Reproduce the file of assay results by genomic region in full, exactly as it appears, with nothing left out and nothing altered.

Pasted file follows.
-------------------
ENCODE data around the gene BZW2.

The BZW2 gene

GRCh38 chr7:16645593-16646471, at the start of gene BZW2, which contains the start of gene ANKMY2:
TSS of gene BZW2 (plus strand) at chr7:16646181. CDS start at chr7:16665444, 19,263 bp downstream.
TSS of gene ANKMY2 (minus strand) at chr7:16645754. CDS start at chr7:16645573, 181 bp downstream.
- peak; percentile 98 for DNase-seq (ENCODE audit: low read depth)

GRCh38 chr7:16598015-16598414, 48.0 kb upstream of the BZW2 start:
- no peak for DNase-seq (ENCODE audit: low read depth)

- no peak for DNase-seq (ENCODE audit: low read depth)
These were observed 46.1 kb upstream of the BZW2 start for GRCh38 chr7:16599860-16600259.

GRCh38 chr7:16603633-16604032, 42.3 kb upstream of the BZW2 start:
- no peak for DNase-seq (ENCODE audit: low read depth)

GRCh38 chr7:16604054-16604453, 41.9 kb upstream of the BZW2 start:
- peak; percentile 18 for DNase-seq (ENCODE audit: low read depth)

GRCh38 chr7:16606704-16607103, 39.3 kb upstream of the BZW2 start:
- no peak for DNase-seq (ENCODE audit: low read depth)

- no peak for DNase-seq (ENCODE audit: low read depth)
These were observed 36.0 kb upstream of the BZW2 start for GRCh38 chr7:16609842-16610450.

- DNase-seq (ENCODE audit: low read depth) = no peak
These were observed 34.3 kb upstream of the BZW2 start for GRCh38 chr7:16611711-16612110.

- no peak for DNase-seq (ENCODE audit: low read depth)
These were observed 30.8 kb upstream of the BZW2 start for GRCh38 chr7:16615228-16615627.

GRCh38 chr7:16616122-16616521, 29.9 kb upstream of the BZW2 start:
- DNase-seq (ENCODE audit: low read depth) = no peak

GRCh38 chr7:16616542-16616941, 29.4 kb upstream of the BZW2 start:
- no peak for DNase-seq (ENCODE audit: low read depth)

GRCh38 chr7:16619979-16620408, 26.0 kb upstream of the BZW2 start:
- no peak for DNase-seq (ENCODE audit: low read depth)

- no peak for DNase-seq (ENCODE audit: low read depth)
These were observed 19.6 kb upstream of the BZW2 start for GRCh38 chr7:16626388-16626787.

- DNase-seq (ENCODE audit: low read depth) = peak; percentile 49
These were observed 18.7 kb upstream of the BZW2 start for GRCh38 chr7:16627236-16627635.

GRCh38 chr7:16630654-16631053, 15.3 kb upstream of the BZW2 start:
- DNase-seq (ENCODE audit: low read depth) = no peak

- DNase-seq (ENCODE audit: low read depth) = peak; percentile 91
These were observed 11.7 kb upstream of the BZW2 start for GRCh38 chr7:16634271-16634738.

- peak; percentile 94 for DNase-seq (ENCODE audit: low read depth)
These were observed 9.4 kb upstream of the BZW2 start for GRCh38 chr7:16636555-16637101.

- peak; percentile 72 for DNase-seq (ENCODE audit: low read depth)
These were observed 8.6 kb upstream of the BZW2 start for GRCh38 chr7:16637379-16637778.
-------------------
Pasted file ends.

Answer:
ENCODE data around the gene BZW2.

The BZW2 gene

GRCh38 chr7:16645593-16646471, at the start of gene BZW2, which contains the start of gene ANKMY2:
TSS of gene BZW2 (plus strand) at chr7:16646181. CDS start at chr7:16665444, 19,263 bp downstream.
TSS of gene ANKMY2 (minus strand) at chr7:16645754. CDS start at chr7:16645573, 181 bp downstream.
- peak; percentile 98 for DNase-seq (ENCODE audit: low read depth)

GRCh38 chr7:16598015-16598414, 48.0 kb upstream of the BZW2 start:
- no peak for DNase-seq (ENCODE audit: low read depth)

- no peak for DNase-seq (ENCODE audit: low read depth)
These were observed 46.1 kb upstream of the BZW2 start for GRCh38 chr7:16599860-16600259.

GRCh38 chr7:16603633-16604032, 42.3 kb upstream of the BZW2 start:
- no peak for DNase-seq (ENCODE audit: low read depth)

GRCh38 chr7:16604054-16604453, 41.9 kb upstream of the BZW2 start:
- peak; percentile 18 for DNase-seq (ENCODE audit: low read depth)

GRCh38 chr7:16606704-16607103, 39.3 kb upstream of the BZW2 start:
- no peak for DNase-seq (ENCODE audit: low read depth)

- no peak for DNase-seq (ENCODE audit: low read depth)
These were observed 36.0 kb upstream of the BZW2 start for GRCh38 chr7:16609842-16610450.

- DNase-seq (ENCODE audit: low read depth) = no peak
These were observed 34.3 kb upstream of the BZW2 start for GRCh38 chr7:16611711-16612110.

- no peak for DNase-seq (ENCODE audit: low read depth)
These were observed 30.8 kb upstream of the BZW2 start for GRCh38 chr7:16615228-16615627.

GRCh38 chr7:16616122-16616521, 29.9 kb upstream of the BZW2 start:
- DNase-seq (ENCODE audit: low read depth) = no peak

GRCh38 chr7:16616542-16616941, 29.4 kb upstream of the BZW2 start:
- no peak for DNase-seq (ENCODE audit: low read depth)

GRCh38 chr7:16619979-16620408, 26.0 kb upstream of the BZW2 start:
- no peak for DNase-seq (ENCODE audit: low read depth)

- no peak for DNase-seq (ENCODE audit: low read depth)
These were observed 19.6 kb upstream of the BZW2 start for GRCh38 chr7:16626388-16626787.

- DNase-seq (ENCODE audit: low read depth) = peak; percentile 49
These were observed 18.7 kb upstream of the BZW2 start for GRCh38 chr7:16627236-16627635.

GRCh38 chr7:16630654-16631053, 15.3 kb upstream of the BZW2 start:
- DNase-seq (ENCODE audit: low read depth) = no peak

- DNase-seq (ENCODE audit: low read depth) = peak; percentile 91
These were observed 11.7 kb upstream of the BZW2 start for GRCh38 chr7:16634271-16634738.

- peak; percentile 94 for DNase-seq (ENCODE audit: low read depth)
These were observed 9.4 kb upstream of the BZW2 start for GRCh38 chr7:16636555-16637101.

- peak; percentile 72 for DNase-seq (ENCODE audit: low read depth)
These were observed 8.6 kb upstream of the BZW2 start for GRCh38 chr7:16637379-16637778.